Most Helpful Customer Reviews on Amazon.com (beta)
199 of 202 people found the following review helpful
Best all-in-one I've found for MacsJune 19 2009
M. D. Mitchell
- Published on Amazon.com
This is the newer version of the MFC-8860 from Brother, and is a step up from the MFC-8480 as the 8890 provides full duplexing on scanning, copying, and faxing. The MFC-8480 only provides duplex on printing.
I have Macs--several of them--so I've been looking around for a while for a multi-function laser machine I could use for printing, scanning, copying, and the occasional fax. I'm thoroughly impressed with this machine so far, and following the install from CD, everything just plain worked. The printer driver was installed, it included a fax option right in the driver itself (on one of the print option tabs), and so was the TWAIN driver for scanning, and so was their ControlCenter software, which provides access to all the settings for the printer, documentation, and a bunch of customizable presets for the different functions of the printer (most useful for scanning different kinds of documents to different apps on the Mac, including an OCR capability).
The duplex is great--the auto-document feeder reads both sides of documents for copying, scanning, and even faxing. Most less expensive models (like the 8480 and a Canon MF4370 I recently tested) will only duplex on printing, but the 8890 will both read and produce 2-sided docs for any function.
Network capabilities for Macs is also top-notch, with both wired and wireless network capabilities, you can use every function of the machine over the network, with seemingly quick transfer rates, even high-res color scanning. By the way, my previous favorite printer vendor, Canon, does not support network scanning to Macs on ANY of their multi-function printers, but this is not apparent until you buy one and try to do it--their support has since told me this is true. I think the only thing the Brother 8890 doesn't do via network to a Mac is faxing--it supports some kind of Windows fax server that Apple has no equivalent of. But since you can simply scan a document and have it sent to your Mac over the network instead, I hardly care.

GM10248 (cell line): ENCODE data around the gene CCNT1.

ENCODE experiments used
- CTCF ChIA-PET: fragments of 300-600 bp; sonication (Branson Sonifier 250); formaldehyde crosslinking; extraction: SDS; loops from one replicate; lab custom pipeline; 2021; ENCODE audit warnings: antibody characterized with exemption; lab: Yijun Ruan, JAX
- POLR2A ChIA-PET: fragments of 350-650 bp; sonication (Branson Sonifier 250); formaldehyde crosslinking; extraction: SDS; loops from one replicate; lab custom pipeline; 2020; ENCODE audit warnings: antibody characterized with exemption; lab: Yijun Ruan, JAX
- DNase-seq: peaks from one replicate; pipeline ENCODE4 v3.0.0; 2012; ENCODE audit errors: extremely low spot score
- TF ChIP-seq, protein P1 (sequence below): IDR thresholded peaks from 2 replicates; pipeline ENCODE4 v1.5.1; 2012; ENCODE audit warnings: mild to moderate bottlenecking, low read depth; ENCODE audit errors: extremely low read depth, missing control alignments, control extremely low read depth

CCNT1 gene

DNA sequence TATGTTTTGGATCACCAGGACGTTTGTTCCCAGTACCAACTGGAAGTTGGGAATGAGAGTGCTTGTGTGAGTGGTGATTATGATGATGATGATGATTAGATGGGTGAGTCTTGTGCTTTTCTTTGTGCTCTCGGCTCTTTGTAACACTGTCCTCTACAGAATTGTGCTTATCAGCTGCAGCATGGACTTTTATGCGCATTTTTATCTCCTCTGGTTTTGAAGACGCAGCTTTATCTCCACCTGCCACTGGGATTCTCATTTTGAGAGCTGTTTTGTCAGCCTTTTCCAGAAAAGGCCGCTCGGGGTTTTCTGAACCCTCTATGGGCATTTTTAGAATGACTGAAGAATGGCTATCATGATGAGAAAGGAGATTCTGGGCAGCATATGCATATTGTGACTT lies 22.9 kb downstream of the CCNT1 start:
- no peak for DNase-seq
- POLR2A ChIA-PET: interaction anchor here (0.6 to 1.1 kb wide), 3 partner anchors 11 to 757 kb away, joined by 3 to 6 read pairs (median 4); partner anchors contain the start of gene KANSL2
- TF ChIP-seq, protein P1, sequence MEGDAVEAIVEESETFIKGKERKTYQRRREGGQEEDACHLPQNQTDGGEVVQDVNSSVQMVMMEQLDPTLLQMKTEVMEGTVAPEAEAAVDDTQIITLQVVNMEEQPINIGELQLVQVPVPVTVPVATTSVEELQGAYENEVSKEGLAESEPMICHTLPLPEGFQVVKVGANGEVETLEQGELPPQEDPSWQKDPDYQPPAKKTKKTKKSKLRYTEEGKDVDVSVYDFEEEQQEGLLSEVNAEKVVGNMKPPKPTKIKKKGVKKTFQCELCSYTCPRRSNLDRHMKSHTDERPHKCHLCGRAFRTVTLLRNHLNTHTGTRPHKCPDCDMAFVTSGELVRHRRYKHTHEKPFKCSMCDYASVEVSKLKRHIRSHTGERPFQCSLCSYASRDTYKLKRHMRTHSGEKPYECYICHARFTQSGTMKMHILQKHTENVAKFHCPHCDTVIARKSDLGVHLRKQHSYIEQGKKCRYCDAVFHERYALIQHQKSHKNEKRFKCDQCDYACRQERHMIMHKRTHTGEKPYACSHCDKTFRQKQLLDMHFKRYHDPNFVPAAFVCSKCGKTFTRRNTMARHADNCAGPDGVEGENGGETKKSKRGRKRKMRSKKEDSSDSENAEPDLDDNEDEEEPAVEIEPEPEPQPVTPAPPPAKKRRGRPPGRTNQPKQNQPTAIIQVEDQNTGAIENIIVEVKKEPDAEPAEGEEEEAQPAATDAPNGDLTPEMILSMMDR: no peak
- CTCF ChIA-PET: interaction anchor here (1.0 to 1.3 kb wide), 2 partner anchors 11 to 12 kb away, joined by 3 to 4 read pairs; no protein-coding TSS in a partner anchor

So, if you want a fully network-capable machine that works with Macs, this is your machine. The 8480 is a bit less expensive, but does not fully support duplexing, for those with simpler office needs.
147 of 155 people found the following review helpful
servicable, reliable, good value, but has its problemsDec 5 2010
- Published on Amazon.com
I bought this when I opened my own law practice. I have a small real estate law practice, but I do go through a lot of printing and copying, and this machine has been reliable. I use it with my laptop and wifi. I bought the extra tray for legal size paper, which was pretty easy to install (although you have to lift up the whole printer and set it down just right on top of the 2nd tray, kind of a delicate and tricky operation) and it reliably chooses the right size paper automatically.
The good: it has been reliable. I've had no major jams or breakdowns in a year and a half of use. I can print 100 pages or more at a time, several times a month. It is my only printer/copier/fax/scanner, and when I've got clients waiting on me to print/copy things, it is good to know I can rely on it.